Quilts of Valor


Story & photos by Deborah Horn



The senior trip for many young men who graduated high school in the late ‘60s was no Miami Beach tropical paradise, but rather a hot, humid combat spot near Saigon.

The U.S. was mired in the Vietnam War for almost 11 years with more than 2.7 million Americans serving there. On average more than 17 military personnel died each day. That’s nearly 122 per week. The death total was 58,148.

One stitch at a time

Kay Hester, of Pine Bluff, remembers that era well because of the strife and anti-war sentiment sweeping the nation, “The guys didn’t really get a welcome home.”

Nearly five decades later, these Southeast Arkansas women along with many others are working to change that by joining forces with the national nonprofit, the Quilts of Valor. The goal of the foundation is “to cover service members and veterans touched by war with comforting and healing Quilts of Valor,” according to their website.

There are 13 Arkansas groups under this organization’s umbrella, including the Pine Bluff branch, “Never Forgotten With Honor,” which is only about a year old.

Hester, the group’s leader and a founding member, says there are branches in every state and as of June 1, they had presented 182,702 quilts to vets around the country. That’s about 1,828 per month or 637 per week.

As of April, Never Forgotten With Honor’s 27 members had presented handmade quilts to 50 veterans, no matter the war they served in.

Marine Corporal Patsy
Brown was one of those recipients.

Brown, who served during the Vietnam area, is now a Pine Bluff resident. She says she was surprised by the quilt and left teary-eyed.

I was very humbled and honored…I am so proud to have been in the Marine Corps and receiving a Quilt of Valor was wonderful,” she says.

Air Force SSgt. Dianna Winfree, of Redfield, was also honored with a quilt for her service, and both she and Brown have now joined the Pine Bluff group that honored them.

Brown says, “What a honor it is for us to honor our veterans.”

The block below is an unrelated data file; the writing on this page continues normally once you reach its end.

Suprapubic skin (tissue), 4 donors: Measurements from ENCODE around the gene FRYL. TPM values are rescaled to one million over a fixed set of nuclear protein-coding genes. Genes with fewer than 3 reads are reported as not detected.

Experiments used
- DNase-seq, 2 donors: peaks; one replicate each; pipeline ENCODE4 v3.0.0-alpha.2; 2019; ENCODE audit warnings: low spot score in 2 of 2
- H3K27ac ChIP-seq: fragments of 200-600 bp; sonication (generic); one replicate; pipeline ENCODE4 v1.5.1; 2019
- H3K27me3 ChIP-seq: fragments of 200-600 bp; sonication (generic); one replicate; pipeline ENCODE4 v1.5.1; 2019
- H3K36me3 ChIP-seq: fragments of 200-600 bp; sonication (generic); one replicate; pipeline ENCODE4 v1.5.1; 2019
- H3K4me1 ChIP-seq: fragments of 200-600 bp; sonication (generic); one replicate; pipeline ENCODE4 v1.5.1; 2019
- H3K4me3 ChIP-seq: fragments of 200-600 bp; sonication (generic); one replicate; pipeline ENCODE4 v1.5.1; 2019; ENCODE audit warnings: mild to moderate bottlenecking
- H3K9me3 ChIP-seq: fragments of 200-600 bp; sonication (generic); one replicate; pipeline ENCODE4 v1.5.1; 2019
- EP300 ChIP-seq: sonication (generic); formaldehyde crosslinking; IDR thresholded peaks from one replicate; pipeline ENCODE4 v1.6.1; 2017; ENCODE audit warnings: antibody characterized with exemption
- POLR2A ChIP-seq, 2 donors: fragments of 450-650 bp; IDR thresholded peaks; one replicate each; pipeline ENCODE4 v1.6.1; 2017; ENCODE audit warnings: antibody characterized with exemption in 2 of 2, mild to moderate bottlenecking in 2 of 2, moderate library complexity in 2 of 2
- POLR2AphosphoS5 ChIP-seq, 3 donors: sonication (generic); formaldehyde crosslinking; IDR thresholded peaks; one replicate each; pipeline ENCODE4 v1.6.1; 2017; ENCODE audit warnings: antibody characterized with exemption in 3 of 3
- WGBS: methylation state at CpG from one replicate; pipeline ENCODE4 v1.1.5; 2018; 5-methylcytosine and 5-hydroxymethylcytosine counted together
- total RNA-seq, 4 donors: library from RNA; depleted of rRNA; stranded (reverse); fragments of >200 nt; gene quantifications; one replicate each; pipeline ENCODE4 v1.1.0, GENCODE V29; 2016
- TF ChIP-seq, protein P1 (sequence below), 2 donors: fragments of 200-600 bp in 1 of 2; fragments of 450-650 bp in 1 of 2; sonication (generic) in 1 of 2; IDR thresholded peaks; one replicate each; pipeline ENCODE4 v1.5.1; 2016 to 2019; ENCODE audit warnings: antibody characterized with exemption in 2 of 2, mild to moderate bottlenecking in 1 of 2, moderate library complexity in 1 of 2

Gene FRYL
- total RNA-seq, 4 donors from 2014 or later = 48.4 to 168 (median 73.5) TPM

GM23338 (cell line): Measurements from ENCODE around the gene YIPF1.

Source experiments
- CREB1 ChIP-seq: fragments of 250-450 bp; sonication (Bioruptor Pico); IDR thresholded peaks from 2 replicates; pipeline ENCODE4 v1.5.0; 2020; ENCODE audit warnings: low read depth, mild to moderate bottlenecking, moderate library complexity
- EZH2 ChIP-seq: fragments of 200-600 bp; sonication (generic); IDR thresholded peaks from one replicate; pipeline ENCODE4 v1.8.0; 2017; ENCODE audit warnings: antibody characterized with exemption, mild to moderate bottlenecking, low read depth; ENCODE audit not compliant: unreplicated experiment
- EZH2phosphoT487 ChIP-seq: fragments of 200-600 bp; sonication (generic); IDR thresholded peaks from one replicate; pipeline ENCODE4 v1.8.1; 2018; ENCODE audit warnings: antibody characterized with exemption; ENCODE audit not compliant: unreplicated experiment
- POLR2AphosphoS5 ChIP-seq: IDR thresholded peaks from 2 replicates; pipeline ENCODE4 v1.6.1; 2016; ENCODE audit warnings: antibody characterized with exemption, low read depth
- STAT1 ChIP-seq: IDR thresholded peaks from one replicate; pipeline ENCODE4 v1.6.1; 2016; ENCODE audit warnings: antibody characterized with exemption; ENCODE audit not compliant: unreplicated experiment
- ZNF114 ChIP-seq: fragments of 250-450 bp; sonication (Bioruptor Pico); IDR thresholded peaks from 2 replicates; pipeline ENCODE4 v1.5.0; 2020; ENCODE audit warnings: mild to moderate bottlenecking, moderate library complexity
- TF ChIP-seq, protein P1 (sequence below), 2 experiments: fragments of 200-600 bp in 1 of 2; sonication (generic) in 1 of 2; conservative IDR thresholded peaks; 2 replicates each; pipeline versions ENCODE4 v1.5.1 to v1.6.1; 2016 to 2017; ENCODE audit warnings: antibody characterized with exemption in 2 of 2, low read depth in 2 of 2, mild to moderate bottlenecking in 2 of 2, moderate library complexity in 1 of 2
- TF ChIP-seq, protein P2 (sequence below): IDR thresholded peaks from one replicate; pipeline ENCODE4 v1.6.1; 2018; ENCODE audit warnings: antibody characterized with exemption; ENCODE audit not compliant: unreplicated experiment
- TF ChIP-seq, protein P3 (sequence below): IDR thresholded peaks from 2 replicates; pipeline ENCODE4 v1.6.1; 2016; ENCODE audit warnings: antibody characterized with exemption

Hester expresses a similar sentiment, “It’s all about the veteran.”

Sewing with honor

Winfree says she quilts with a reason. Originally, she had planned to make a quilt for C.A. Archer, a U.S. Army helicopter pilot who did three tours in Vietnam and one for her uncle Bobby Wofford, who served in the Navy during the Korean War.

She never got around to it before their deaths.

Winfree says, “This is where my heart is. I can’t makeup for not making those quilts for them but I can make them for others. I’m very emotional about the mission of the Quilts of Valor.”

Hester has her reasons as well.

I didn’t do anything to recognize my father, U.S. Army Lt. Col. Howell O. Richardson. This is my way of honoring him, and my uncles and brothers who also served.

The Quilts of Honor Foundation has certain requirements of the red, white and blue quilts presented under their name, including size, fabric choices and more.

According to Hester, each quilt usually costs about $250 to make.

Between fabric selection, cutting, piecing and stitching it all together — a creative, laborintensive process that’s often underappreciated by the non-quilting public — it takes 50 hours to complete each one.

Of course, “the work is spread out among the group,” and the friendships the women are making are priceless, Hester says.

Each quilt is encased in a handmade pillowcase and each is marked with an embroidered label.

They often work at Hester’s quilt studio and the second Monday and Tuesday of each month at the Trinity Lutheran Church at 4200 Old Warren Rd. in Pine Bluff.

The church allows the quilters to hold their presentation services and quilt workdays there at no charge.

They start working around 9 a.m. and anyone interested in checking out their group is welcome, Hester says.

Honoring our military heroes

On Saturday, May 5, the Pine Bluff chapter awarded 14 veterans with quilts. “It’s more than just handing them one, Hester says. Unless a medical emergency or other reason, the quilts are presented with a military-worthy ceremony at Trinity Lutheran Church.

The church’s Pastor Stewart Marshall, who served in the U.S. Army Reserves during the 1990s, was honored with a quilt.

It validated the service I committed,” he says.

The ceremonies are meaningful to the recipients,” and Marshall adds, “It’s personal, each quilt is made for the individual person. It’s wonderful when someone is recognized.”

There is a scripted presentation, including the reading of Mary Welch’s poem, “Quilts of Valor”, the National Anthem, and the American Legion in Pine Bluff presents the Military Colors. Refreshments are also served.

They also honor the nation’s MIA/POWs (Missing in Action/Prisoner of War). As of May 2015, more than 1,600 who served in Vietnam remain unaccounted for.

Winfree explains that this includes “an empty chair and a setting for one. We’ve done it four times but not once without tears rolling down my face.”

For all the women, it’s about not forgetting the individual’s service to the country.

You see these big guys, who served in Vietnam, with tears in their eyes…Some of them have never been welcomed home. Never even gotten a thank you.” Winfree says.

Hester adds, “We thank everyone for their service during the ceremony…their reaction touches your heart.”

For more information about joining the Quilts of Valor Pine Bluff chapter, Never Forgotten With Honor, or about making a donation to the national organization that will benefit local veterans, call Kay Hester at 1(870) 536-5640 or go to: qovf.org for more information or to request a quilt for a service member.


Leave a Reply